"CLARE: It’s hard being left behind. I wait for Henry, not knowing where he is, wondering if he’s okay. It’s hard to be the one who stays."
"HENRY: All my pleasures are homey ones: armchair splendor, the sedate excitements of domesticity. All I ask for are humble delights…I love meandering through the stacks at the library after the patrons have gone home, lightly touching the spines of the books. These are the things that can pierce me with longing when I am displaced from them by Time’s whim. And Clare, always Clare. Clare in the morning, sleepy and crumple-faced…Clare reading, with her hair hanging over the back of the chair…Clare’s low voice is in my ear often. I hate to be where she is not, when she is not. And yet, I am always going, and she cannot follow."
“I’ve been wanting to tell you: I feel so different. I just…feel so connected to you. And I think that it holds me here, in the present. Being physically connected the way that we are, it’s kind of rewiring my brain.”
The podcast Books on theNightstand episode 231 addressed the idea of unlikeable characters prompted by the now infamous quote by Claire Messud (“Would you want to be friends with Humbert Humbert? Would you want to be friends with Hamlet? Oedipus? Oscar Wao? Any of the characters in anything Pynchon has ever written? If you’re reading to find friends, you’re in deep trouble. We read to find life, in all its possibilities. The relevant question isn’t “is this a potential friend for me?” but “is this character alive?”)
One of the hosts brought up that her teenage daughter is reading quite a bit of young adult novels that have strong romantic storylines. The girl exclaimed that she felt ruined by all the perfect men in her books. That is how I feel about The Time Traveler’s Wife. I have read it so many times the different experiences have blurred together and I can’t actually remember when I read it the first time, but it was published my senior year of high school so undoubtedly it was at a very impressionable young age. It is the book I am guilty of handing off to boyfriends and then obsessively reading over their shoulders to see where they are and watch their face for their reactions. I can pick it up at any page and drop it with complete satisfaction and delight because I know the story so well, but I love it so much.
Henry DeTamble: the dashing time traveler librarian
Clare: the gorgeous artist who is the love of Henry's life
Gomez and Charisse: the friends who invent games like Modern Capitalist MindFuck
Mrs. Kim aka Kimy, the sassysweet woman who unofficially runs the “Philanthropic Society for the Support of Wayward DeTambles”
Dr. Kendrick: philosopher geneticist
The whole cast is completely charming. Like your best friends in real life, they are flawed, but they are so great that you must love them because of and in spite of their flaws. The romance of Henry and Clare and the chemistry of everyone else is perfection. It would really just be a book about awesome people doing normal things if it weren't for the time travel. As a sci-fi and science nerd, I have no problem with time travel being a part of the book’s universe (hellooooo Dr. Who), and this novel does it particularly well. AN makes it a scientific plausibility (thus Dr. Kendrick) and works with our disbelief by making sure every time traveling moment is tightly written with no holes that would make it less believable.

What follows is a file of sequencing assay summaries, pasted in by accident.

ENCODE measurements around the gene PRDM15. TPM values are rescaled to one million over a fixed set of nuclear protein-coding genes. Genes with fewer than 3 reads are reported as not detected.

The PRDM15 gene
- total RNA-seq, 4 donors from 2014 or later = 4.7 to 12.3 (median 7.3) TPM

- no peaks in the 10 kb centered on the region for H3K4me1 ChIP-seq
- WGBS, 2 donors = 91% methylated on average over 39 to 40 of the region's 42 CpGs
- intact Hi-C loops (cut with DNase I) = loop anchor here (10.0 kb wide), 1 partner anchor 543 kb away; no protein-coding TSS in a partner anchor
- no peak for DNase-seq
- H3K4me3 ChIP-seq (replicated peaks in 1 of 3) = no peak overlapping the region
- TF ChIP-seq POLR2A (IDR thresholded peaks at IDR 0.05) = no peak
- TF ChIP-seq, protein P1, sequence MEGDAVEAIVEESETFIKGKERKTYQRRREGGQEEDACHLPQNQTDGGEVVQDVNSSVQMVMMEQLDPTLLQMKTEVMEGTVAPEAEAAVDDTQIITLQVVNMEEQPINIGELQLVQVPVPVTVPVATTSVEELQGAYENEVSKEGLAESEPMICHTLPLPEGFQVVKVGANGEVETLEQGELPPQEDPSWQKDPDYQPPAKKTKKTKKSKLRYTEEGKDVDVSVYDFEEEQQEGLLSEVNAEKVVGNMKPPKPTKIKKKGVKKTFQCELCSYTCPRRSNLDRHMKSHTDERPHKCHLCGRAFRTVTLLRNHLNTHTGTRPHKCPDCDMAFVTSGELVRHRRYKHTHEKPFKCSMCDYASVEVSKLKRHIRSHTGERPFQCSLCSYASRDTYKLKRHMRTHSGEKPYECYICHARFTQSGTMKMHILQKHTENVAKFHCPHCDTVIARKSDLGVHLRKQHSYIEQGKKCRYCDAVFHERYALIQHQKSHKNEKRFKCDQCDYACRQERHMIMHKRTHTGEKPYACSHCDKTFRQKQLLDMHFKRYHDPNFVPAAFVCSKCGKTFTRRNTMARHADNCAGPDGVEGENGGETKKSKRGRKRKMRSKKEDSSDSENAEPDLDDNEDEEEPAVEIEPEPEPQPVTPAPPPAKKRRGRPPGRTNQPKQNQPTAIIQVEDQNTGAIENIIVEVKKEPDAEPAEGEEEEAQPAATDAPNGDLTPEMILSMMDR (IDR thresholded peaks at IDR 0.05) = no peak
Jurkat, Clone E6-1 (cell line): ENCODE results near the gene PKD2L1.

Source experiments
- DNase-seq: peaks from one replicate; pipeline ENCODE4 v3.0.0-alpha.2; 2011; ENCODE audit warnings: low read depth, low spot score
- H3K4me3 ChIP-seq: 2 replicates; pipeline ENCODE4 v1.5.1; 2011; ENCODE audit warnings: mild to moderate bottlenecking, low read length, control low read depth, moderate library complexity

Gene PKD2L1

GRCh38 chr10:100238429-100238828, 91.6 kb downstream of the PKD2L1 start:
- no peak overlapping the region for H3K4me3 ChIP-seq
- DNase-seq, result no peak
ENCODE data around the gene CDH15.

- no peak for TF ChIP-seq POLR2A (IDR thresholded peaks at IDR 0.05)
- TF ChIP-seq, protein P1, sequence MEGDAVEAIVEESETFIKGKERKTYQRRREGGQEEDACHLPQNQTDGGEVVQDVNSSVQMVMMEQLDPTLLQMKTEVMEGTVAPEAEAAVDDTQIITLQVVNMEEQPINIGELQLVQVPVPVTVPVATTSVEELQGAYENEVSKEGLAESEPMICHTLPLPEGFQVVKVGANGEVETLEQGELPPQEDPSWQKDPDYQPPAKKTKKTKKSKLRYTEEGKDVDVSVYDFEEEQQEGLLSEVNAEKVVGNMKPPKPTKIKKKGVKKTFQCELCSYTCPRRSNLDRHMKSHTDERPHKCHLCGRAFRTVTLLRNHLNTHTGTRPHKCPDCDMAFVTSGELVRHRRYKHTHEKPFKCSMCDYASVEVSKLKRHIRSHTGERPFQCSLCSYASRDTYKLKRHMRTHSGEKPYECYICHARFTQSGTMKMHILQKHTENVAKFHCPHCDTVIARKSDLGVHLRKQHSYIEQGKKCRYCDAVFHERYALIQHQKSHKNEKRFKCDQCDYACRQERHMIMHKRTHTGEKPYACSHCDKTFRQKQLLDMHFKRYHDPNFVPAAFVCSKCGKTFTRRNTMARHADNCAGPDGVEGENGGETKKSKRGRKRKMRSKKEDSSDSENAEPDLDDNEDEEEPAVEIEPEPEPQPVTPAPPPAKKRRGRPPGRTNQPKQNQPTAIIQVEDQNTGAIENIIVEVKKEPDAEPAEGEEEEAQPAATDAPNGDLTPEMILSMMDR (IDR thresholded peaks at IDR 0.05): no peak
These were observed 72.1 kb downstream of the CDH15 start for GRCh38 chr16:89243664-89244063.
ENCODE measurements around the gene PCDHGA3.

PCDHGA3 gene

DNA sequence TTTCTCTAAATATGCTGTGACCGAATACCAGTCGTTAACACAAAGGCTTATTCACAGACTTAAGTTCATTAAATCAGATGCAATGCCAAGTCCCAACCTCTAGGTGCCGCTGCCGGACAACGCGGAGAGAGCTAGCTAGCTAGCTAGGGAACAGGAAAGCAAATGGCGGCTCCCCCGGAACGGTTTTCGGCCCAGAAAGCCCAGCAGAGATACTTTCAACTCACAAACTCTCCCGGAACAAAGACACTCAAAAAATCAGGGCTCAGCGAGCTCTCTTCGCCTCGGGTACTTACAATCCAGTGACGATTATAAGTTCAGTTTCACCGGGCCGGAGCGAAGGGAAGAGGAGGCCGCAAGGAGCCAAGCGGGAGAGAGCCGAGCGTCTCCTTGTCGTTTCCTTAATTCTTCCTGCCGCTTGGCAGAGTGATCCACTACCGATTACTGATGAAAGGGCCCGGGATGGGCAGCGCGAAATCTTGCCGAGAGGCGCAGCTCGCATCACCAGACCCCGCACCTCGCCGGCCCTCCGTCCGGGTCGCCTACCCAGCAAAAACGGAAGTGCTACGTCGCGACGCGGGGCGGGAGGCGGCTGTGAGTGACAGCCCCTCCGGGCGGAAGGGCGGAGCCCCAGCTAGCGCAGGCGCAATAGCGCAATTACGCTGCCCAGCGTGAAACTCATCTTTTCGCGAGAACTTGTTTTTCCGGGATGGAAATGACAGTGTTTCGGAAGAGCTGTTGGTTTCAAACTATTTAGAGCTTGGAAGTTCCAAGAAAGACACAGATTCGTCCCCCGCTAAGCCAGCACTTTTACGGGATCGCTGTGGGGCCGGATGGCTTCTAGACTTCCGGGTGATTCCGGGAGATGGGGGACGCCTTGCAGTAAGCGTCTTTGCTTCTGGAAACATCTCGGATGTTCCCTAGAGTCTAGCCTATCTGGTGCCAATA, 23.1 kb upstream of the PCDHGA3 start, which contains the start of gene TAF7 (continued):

Ultimately, the novel presents a world where you get to live with your time traveling boyfriend by your side, and you get the assurance of making the right choice in life and love. The knowledge that somewhere in the future is a self that Henry can report is doing just fine. The ability to visit and revisit awesome moments in the past. The beautiful opportunity to see, touch, and talk to people who have died. The chance to comfort and advise the younger selves of the people you love. (On the flip side, you also miss the opportunity of taking a chance, taking a crazy leap of faith, you know in advance that you will have very difficult times in life, you will visit and revisit the worst moments in the past, and you will have the nightmare of seeing, touching, and talking to people who have died knowing damn well that they are no longer alive, and you have the nightmare of seeing your younger self do stupid things over and over and over again, in spite of whatever you said. All of these are presented in the book as well, but I am an optimist and a romantic like AN is, so I choose to revel in the comfort of the goodness).
The only thing I dislike about this book is that AN’s other work has not lived up to the expectation that it sets. It’s hard to settle for the okayness of her other novel when I know that this book is out there, and sometimes I worry that it will be hard to settle for the okayness of reality when I know there is a time traveler out there.
PS: Oh my god in looking for an image for this book I found the new movie-tie-in cover. Bleck!!!! Books on the Nighstand did an episode about that too, and I felt indifferent until I saw the movie tie in cover for The Time Traveler's Wife. Both the actors are gorgeous, but holy fuck you need to leave that cover alone for the love of Whitman.
PPS: The irony of making fun of my mom fairly frequently for her preferred choice of reading (paperback time traveling romance novels - you know they're time traveling because there's an hourglass logo on them) while loving this book is not lost on me. Ugh, I hate turning into my mother. Incidentally, she hated this book.